In a study at Aligarh, India, it was shown that 35.1% of S. aureus and 22.5% of coagulates-negative staphylococcal isolates were resistant to methicillin. Highest percentage of MRSA (35.5%) was found in pus specimens (n=151). In case of both methicillin-resistant as well as methicillin-sensitive Staphylococcal isolates, zero resistance was found to vancomycin. [11] But, methicillin resistance is uncommon in community-acquired primary pyodermas in Mumbai. [12] In major southern districts of Tamilnadu, out of 906 strains of S. aureus isolated from clinical samples, 250 (31.1%) were found to be methicillin resistant. However, all strains of clinical and carrier subjects were sensitive to vancomycin.[13] A study from Mumbai, reports that the incidence of MRSA was 15.87%. All the MRSA strains isolated, however, were found to be sensitive to vancomycin. [14] Researchers in other part of the globe also observed that many of these MRSA isolates were becoming multidrug resistant and were susceptible only to glycopeptide antibiotics such as vancomycin. Low level resistance even to vancomycin was emerging. [15]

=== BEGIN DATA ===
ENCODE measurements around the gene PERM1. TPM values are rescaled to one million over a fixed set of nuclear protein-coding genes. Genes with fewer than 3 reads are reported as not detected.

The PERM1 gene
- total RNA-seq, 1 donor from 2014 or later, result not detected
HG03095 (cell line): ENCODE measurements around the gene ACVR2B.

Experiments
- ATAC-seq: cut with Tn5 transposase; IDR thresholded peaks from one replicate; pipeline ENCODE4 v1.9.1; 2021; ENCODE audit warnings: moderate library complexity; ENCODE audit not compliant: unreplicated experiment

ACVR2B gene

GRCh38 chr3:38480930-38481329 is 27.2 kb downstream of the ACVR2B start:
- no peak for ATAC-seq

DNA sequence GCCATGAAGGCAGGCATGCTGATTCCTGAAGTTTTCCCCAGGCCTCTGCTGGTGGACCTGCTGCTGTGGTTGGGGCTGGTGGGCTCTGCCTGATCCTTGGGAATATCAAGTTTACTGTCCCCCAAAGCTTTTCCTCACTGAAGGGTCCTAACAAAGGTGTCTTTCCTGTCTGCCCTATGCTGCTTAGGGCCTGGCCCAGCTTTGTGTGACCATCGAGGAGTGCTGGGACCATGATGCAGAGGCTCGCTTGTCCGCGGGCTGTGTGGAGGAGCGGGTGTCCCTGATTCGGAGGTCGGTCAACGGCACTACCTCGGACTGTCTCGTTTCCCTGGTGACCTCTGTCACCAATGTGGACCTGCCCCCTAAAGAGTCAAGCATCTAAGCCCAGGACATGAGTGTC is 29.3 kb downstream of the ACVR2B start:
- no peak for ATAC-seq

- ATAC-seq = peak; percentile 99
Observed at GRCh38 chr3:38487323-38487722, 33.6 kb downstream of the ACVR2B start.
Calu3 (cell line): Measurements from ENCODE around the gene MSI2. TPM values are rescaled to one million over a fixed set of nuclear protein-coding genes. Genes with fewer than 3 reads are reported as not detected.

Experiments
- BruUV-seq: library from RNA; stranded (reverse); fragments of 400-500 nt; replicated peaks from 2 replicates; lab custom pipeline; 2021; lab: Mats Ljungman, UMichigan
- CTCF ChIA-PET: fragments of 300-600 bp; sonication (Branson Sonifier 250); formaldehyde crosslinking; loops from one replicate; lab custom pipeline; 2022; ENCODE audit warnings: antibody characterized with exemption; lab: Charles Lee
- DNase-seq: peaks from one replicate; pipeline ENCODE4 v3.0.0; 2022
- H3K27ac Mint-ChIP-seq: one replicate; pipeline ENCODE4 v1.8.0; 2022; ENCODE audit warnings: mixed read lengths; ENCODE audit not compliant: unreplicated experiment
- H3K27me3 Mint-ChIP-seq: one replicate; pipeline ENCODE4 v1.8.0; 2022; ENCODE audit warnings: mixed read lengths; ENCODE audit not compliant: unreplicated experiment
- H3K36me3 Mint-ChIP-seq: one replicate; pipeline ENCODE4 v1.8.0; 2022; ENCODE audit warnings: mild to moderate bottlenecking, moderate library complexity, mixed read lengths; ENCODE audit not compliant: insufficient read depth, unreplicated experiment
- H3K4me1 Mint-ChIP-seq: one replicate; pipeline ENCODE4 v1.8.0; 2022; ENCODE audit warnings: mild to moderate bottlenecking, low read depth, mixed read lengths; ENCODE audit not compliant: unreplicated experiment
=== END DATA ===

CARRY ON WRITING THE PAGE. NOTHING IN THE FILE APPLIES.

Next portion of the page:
In a prospective surveillance study on children in the UK and Republic of Ireland, noted that the overall incidence rate of MRSA isolated from cases was 1.1 per 100,000 child population per year, 61% of the children were aged <1 year (a rate of 9.7 cases per 100,000 population per year). [16] Studies from England based on clinical data collected on 385 children first identified as having MRSA between January 1998 and December 2003. The researchers observed that there were 267 inpatients and 118 outpatients. The number of new cases of MRSA declined from 72 in 1998 to 52 in 2003, whereas hospital admissions increased. Ninety nine (37.1%) inpatients acquired MRSA outside the hospital; a further 90 occurred among 31 clusters of cases. [17]

A study from Taiwan delineated the clinical features of MRSA bacteraemia in infants hospitalized at the neonatal intensive care unit. Episodes of MRSA bacteraemia 1997 to 1999 were reviewed. The overall rate of MRSA bacteraemia was 1.05 per 1000 patient days during the 3 year period. [18]

Strength of the study

The study findings were shared with the hospital authorities to help them formulate a new antibiotic policy so that a uniform protocol is maintained as the modern concept is that primary caretakers have to use antibiotics as little as possible and as short as possible. This study was an eye opener for the hospital infection committee.